The British Yearly Meeting publishes a list of “advices,” bits of useful Quakerly wisdom. The other day I ran across an advice that resonated in my soul: “Come regularly to meeting for worship even when you are angry, depressed, tired or spiritually cold.”
Before reading those words, I hadn’t really considered the idea of feeling spiritually cold, though I do understand feeling angry, depressed and tired. Certainly it makes sense that one’s spiritual energy and enthusiasm might wax and wane. Some days we are full of love for everyone; other days we’re frustrated with our friends, family, or even our fate. At times we may even doubt God’s love.
Which raises an interesting question: does spirituality have an optimum temperature? Someone who is spiritually on fire, burning with God’s love and will, can seem intimidating, even occasionally irrational. Quakers have a testimony against proselytizing; that message could leave those aflame with the spirit of God feeling they must tamp it down to avoid offending those who prefer their spirituality in a cooler tone.
But sometimes our spirituality freezes, becoming too sluggish to do us much good. Perhaps we feel abandoned by the spirit of God and fail to see it at work in the world, which can lead to despair. Sometimes loving one’s neighbor feels like a test we are bound to fail, and so we turn away from what we know is right. Perhaps our own imperfection makes us feel unworthy, and so we hide from the Light.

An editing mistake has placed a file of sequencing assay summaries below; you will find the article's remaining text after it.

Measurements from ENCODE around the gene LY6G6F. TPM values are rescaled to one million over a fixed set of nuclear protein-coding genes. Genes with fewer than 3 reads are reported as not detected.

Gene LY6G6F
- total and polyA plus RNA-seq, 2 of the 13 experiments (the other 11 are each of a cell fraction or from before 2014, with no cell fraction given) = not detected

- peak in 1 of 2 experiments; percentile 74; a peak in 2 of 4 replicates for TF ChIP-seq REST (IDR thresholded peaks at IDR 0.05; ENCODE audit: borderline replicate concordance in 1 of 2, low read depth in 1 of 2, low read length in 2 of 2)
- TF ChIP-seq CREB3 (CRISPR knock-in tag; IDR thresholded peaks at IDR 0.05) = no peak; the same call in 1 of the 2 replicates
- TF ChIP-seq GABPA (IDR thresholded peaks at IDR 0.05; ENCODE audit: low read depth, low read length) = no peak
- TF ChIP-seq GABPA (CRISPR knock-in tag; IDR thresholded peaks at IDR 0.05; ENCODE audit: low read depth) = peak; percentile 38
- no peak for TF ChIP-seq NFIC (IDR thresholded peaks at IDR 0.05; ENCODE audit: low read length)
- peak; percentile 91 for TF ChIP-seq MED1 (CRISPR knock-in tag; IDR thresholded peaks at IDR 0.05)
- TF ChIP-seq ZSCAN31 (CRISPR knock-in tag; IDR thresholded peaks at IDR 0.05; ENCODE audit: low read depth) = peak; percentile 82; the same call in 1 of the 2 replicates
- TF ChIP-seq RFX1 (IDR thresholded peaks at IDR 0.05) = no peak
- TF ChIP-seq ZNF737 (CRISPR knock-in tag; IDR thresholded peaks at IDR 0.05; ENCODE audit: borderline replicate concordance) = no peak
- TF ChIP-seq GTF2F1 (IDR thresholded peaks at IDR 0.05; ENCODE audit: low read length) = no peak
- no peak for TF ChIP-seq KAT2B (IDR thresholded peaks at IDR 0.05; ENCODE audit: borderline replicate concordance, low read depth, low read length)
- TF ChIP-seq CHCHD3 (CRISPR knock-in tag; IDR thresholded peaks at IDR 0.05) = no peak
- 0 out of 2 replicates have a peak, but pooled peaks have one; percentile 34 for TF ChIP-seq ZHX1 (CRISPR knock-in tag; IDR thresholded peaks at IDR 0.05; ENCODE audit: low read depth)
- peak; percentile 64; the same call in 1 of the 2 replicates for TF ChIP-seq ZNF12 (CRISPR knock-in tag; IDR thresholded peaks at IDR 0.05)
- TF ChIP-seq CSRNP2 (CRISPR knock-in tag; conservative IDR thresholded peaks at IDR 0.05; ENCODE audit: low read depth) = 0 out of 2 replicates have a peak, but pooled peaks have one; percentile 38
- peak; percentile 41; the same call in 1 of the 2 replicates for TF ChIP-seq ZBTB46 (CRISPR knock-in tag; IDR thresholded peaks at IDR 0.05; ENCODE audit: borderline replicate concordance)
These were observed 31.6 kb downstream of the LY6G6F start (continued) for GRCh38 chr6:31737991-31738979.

So what is the solution? As British Yearly Meeting suggests, just coming to meeting for worship can be the first step to warming your spiritual heart. The advice for spiritual coldness continues: “In the silence, ask for and accept the prayerful support of others joined with you in worship. Try to find a spiritual wholeness which encompasses suffering as well as thankfulness and joy. Prayer, springing from a deep place in the heart, may bring healing and unity as nothing else can. Let meeting for worship nourish your whole life.”
As these words suggest, the meeting itself – the community of people around you that cares and supports you – can help melt your spiritual ice. If the Light of God is in everyone, as Quakers believe, then maybe the spirit also resides and vibrates between us, in the sacred space that is our relationship with others. Feeling surrounded by people that share that belief, and care about us, can begin to bring us back to a warmer place.
Maybe we can eventually learn how to keep our spirituality burning even in the worst of times. There are some Quakers I know who seem unusually wise in the ways of God. I often sense they have a fire deep inside them that endures no matter what the emotional weather, a comforting spirit that glows like a hearth full of coals, brimming with warmth and understanding.
Wendy Swallow, Blog Editor, Reno Friends Meeting, email@example.com